What did Paul mean by “unequally yoked”? This came from the Old Testament prohibition of teaming an ox with a donkey. Not only did these two animals have two different natures, to the Jew they were clean and unclean animals. The yoke was a crossbar that harnessed two animals together so that they had to move at the same time. If you are yoked to another person, then where he goes, you go. Amos asks, “Can two walk together, except they be agreed? (Amos 3:3).
Some have turned separation into isolation, until they cannot fellowship with themselves. In 1 Corinthians Paul had explained that believers must associate with unbelievers to win them to Christ (1 Cor. 5:9-10). In fact, he recommended to adopt some of the customs of the people they were witnessing to (1 Cor. 9:22). He encouraged the believing Corinthians to remain with their unbelieving spouses (1 Cor. 7:12-13).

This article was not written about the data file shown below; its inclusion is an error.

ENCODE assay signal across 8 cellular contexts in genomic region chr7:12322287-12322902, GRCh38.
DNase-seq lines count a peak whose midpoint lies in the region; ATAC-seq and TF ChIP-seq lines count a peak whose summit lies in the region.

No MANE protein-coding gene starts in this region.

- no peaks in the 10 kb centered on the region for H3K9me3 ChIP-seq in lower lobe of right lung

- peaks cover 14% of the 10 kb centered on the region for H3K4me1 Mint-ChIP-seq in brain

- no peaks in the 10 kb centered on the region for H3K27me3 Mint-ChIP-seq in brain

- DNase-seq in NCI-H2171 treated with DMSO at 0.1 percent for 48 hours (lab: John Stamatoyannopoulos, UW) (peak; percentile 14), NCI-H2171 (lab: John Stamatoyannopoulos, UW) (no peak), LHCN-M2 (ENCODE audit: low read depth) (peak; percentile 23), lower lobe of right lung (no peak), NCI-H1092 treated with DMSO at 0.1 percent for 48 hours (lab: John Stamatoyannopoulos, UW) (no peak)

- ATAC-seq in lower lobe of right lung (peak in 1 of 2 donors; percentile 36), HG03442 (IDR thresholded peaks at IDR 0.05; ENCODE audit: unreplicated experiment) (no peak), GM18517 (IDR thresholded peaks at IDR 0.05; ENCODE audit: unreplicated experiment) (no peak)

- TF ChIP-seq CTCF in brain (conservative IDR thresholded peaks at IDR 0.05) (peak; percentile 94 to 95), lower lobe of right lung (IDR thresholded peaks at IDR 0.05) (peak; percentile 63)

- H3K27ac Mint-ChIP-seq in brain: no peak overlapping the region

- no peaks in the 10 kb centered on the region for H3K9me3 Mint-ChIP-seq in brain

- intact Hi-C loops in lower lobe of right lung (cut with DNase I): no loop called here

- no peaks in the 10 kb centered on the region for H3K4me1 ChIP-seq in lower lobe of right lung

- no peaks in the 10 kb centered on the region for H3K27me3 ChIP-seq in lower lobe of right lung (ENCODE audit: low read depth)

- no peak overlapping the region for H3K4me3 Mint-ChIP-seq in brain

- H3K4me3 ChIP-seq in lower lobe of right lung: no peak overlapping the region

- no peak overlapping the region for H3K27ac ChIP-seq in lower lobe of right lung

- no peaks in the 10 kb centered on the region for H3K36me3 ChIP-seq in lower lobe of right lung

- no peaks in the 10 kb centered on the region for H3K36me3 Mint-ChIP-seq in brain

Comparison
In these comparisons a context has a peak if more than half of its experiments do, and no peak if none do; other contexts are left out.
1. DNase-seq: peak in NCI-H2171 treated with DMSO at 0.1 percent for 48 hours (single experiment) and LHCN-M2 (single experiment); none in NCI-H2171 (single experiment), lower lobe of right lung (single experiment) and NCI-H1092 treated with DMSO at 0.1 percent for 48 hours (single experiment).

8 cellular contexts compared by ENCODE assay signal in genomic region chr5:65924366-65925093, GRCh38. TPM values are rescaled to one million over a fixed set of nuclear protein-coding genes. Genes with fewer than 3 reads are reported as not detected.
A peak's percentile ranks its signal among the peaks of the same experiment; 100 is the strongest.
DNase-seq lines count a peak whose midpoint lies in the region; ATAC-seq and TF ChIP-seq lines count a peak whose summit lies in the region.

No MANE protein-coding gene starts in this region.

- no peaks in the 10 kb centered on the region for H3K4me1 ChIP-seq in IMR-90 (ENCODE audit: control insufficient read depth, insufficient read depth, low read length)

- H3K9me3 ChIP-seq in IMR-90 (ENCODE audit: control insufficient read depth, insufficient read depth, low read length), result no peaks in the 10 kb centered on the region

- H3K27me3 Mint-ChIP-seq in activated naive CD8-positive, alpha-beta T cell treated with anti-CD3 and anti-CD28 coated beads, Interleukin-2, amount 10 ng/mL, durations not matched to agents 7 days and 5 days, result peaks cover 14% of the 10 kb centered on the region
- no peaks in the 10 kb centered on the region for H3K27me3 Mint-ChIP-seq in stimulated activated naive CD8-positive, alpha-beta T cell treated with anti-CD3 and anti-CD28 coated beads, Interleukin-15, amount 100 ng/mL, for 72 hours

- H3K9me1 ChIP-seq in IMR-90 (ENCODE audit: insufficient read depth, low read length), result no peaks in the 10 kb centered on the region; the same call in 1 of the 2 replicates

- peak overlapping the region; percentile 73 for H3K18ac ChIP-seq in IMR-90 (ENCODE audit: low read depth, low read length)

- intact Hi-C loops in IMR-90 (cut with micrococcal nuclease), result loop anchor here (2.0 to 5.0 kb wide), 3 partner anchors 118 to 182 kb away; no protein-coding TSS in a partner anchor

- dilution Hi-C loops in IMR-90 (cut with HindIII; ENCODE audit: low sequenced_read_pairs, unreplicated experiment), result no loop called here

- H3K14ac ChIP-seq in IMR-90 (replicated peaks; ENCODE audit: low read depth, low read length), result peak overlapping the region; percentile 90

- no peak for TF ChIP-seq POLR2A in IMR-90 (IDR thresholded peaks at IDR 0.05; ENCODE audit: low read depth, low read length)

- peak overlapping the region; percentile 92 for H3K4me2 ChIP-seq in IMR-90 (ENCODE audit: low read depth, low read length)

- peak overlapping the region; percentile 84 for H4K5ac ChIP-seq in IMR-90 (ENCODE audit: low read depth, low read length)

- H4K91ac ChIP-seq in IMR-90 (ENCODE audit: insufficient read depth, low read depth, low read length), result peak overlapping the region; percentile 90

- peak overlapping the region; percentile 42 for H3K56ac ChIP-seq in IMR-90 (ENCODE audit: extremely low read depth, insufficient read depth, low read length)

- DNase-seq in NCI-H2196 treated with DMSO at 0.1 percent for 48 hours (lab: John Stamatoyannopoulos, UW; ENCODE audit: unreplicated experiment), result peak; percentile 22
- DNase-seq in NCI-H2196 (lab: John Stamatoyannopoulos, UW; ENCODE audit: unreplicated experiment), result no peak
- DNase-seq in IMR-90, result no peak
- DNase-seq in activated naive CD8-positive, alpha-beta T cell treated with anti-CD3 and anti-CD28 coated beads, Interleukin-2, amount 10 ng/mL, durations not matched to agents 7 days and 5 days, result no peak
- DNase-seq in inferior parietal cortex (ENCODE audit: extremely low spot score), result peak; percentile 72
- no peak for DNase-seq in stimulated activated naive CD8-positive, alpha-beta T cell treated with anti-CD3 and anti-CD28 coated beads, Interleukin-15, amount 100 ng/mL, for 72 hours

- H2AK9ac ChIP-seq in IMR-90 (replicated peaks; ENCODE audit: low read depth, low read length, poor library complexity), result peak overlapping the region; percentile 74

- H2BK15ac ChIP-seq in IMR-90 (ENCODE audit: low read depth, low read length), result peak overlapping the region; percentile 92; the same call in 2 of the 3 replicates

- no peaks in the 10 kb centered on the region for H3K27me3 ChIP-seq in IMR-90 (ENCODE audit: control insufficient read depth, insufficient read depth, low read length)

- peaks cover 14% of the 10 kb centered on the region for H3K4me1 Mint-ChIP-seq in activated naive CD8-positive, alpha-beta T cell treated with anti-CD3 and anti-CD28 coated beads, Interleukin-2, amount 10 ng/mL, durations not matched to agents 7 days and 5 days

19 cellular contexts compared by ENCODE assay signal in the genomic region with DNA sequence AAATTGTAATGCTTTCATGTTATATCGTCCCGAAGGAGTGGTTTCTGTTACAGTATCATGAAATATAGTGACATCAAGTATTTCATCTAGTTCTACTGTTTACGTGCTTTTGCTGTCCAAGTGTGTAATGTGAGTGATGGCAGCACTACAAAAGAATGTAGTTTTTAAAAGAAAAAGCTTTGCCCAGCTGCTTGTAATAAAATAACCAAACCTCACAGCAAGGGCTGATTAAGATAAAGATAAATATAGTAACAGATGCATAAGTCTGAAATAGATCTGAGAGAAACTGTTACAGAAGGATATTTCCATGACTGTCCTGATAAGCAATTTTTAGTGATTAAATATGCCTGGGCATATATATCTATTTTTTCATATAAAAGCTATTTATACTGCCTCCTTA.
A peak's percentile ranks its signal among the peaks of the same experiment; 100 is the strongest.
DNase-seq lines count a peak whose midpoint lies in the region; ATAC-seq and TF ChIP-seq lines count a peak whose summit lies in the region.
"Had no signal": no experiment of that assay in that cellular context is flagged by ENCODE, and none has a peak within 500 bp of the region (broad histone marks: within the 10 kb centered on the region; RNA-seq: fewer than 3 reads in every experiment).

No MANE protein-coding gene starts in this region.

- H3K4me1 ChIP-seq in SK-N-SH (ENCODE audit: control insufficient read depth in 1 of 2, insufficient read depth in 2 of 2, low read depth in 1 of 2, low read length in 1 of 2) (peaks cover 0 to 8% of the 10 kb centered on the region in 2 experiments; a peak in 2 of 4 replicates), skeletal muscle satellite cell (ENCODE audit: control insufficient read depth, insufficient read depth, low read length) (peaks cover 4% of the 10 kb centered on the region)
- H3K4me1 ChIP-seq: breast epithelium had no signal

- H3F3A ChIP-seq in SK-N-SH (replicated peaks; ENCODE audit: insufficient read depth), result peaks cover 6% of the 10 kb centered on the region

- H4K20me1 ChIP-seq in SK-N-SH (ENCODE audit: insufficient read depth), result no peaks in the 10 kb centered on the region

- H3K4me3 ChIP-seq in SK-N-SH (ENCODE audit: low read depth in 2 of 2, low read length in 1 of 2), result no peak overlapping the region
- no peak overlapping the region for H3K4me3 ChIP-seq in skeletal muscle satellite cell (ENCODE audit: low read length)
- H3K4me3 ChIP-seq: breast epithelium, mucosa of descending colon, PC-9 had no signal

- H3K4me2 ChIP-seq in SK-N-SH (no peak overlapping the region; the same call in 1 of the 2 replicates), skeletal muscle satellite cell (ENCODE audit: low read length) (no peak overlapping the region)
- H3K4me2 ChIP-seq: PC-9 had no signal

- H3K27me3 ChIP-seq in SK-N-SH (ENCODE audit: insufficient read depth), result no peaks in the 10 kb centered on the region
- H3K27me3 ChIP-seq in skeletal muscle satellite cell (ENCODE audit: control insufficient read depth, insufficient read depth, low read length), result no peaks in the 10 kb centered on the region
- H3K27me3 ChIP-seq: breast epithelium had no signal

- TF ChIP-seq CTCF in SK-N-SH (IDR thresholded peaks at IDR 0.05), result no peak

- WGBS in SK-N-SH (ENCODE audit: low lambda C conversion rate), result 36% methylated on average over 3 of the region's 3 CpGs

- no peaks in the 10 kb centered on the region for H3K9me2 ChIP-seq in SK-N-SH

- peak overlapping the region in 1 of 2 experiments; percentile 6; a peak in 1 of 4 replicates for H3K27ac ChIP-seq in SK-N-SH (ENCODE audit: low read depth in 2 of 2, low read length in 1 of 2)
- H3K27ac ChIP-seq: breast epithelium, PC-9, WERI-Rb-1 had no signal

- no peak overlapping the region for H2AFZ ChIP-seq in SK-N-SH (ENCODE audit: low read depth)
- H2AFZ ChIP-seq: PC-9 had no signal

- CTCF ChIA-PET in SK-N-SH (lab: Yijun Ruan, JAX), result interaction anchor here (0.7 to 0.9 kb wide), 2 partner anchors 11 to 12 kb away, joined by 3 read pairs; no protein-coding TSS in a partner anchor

Others have taken the other extreme and torn down any walls of separation and will fellowship with anyone. While we applaud their desire to extend love to all, we all need to be reminded that even Christian love must exercise discernment.
In 2 Corinthians 6, Paul presented three arguments to try to convince believers to separate from unbelievers.
1 – The nature of the believer (14-16)
“for what fellowship hath righteousness with unrighteousness? and what communion hath light with darkness? And what concord hath Christ with Belial? or what part hath he that believeth with an infidel? And what agreement hath the temple of God with idols?” (2 Corinthians 6:14-16)
Paul asks five questions that have the rhetorical answer of ‘nothing.’ These questions compare a believer with an unbeliever and reveal the core differences.
- Righteousness vs. Unrighteousness – Christians, as recipients of God’s righteousness through Jesus, are to live righteous lives here on earth. In contrast, unbelievers do not have an obligation to God’s law and are do what is right in their own eyes.
- Light vs. Darkness – In scripture light often refers to God’s truth. Christians follow God’s truth, while unbelievers are still searching for truth.